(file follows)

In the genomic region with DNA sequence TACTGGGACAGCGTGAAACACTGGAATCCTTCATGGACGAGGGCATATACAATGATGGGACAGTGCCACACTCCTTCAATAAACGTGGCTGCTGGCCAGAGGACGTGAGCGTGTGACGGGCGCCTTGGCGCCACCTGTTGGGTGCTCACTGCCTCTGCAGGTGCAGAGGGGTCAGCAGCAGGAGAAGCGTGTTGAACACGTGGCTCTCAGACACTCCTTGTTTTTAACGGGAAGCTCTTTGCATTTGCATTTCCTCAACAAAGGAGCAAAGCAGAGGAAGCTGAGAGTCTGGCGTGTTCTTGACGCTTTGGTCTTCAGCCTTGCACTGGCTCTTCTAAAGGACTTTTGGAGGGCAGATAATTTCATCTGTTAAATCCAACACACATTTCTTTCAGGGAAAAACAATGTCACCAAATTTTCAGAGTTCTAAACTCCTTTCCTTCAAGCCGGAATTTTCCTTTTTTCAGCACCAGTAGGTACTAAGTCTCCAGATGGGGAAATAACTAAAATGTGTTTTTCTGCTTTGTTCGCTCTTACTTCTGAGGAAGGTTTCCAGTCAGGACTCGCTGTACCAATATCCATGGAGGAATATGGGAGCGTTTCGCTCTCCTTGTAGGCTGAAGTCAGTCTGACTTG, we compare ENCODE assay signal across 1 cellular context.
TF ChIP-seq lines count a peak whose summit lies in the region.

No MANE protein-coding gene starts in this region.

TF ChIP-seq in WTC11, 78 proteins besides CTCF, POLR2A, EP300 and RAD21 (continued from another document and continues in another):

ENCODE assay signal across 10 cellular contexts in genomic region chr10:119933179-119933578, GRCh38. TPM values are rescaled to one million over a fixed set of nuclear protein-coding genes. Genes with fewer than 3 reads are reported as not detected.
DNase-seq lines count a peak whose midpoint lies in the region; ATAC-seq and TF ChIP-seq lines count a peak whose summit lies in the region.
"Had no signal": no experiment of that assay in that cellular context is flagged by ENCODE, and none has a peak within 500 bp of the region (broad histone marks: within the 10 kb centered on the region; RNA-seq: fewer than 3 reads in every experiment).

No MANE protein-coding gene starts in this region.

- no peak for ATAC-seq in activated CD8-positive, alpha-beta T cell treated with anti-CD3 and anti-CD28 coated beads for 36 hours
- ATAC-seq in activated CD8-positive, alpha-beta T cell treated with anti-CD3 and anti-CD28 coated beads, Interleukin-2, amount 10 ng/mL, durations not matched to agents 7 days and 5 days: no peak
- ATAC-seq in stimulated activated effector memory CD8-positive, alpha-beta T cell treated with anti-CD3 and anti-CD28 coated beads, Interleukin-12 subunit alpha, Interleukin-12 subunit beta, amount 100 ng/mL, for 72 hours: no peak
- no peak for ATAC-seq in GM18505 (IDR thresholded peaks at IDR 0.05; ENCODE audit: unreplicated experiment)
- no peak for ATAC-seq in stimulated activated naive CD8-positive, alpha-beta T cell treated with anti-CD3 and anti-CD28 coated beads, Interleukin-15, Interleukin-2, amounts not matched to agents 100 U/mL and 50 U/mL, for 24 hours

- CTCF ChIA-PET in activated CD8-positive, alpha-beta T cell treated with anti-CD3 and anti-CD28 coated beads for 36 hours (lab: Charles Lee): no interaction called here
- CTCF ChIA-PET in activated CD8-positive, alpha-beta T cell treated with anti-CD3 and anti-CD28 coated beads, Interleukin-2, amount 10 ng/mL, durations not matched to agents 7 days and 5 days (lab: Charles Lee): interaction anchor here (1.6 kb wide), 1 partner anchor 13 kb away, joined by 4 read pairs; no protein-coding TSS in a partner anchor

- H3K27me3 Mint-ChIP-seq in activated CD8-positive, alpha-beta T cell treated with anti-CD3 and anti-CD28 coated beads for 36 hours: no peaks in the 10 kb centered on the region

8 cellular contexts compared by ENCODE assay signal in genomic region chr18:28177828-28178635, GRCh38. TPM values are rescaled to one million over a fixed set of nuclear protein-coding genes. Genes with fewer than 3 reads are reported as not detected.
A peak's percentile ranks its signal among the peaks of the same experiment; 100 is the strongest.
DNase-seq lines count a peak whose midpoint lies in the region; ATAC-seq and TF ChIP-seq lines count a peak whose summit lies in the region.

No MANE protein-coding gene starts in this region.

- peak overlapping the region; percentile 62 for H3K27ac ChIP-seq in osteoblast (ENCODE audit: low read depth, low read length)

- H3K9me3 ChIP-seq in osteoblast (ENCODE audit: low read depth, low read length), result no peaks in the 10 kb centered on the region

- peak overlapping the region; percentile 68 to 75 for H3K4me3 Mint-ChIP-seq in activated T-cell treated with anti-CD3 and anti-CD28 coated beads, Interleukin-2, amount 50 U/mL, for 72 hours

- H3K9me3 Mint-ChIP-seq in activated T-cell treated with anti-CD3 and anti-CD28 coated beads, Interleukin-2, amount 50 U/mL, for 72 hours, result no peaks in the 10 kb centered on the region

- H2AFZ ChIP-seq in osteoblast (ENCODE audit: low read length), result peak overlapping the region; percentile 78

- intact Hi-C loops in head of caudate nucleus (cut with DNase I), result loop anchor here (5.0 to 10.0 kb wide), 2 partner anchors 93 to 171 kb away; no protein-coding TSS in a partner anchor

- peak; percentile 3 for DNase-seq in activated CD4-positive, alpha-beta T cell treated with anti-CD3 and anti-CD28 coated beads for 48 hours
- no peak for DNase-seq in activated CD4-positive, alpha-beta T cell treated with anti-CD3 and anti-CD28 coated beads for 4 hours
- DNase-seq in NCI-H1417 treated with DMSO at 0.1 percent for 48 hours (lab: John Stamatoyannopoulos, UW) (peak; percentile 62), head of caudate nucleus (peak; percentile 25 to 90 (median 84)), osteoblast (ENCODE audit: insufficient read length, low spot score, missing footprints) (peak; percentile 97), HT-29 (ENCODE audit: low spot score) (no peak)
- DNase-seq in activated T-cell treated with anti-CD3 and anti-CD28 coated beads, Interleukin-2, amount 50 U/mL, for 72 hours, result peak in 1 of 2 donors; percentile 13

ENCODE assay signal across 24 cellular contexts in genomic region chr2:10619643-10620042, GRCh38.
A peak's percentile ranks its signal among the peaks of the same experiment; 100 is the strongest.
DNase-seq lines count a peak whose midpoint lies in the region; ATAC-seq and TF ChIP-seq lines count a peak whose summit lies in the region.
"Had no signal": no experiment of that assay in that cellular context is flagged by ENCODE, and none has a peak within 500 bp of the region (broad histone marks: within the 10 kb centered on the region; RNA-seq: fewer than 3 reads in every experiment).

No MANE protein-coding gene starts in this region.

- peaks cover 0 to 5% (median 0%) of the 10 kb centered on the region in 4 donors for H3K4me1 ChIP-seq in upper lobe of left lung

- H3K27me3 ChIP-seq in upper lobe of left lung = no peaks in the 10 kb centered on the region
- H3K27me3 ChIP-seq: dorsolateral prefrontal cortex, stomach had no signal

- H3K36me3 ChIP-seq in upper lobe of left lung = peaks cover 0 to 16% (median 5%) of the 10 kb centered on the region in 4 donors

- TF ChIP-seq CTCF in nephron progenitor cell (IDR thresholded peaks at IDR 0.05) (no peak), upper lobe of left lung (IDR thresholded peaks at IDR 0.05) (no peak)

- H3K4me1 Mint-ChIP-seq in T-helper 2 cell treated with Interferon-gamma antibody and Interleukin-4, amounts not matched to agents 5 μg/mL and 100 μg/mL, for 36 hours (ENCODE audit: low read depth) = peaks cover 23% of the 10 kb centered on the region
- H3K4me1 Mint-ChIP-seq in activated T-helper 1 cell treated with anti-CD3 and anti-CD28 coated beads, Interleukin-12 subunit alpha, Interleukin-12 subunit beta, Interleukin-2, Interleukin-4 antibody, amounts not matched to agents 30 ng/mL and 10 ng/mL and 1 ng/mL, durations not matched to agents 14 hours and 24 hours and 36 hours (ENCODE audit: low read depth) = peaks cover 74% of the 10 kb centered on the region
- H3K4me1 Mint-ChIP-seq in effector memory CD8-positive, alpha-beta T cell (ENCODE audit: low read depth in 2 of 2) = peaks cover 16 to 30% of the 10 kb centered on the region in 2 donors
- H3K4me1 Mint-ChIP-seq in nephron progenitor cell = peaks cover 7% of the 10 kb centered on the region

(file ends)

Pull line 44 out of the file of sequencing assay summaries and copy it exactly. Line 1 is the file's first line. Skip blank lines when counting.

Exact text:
- H3K4me1 Mint-ChIP-seq in nephron progenitor cell = peaks cover 7% of the 10 kb centered on the region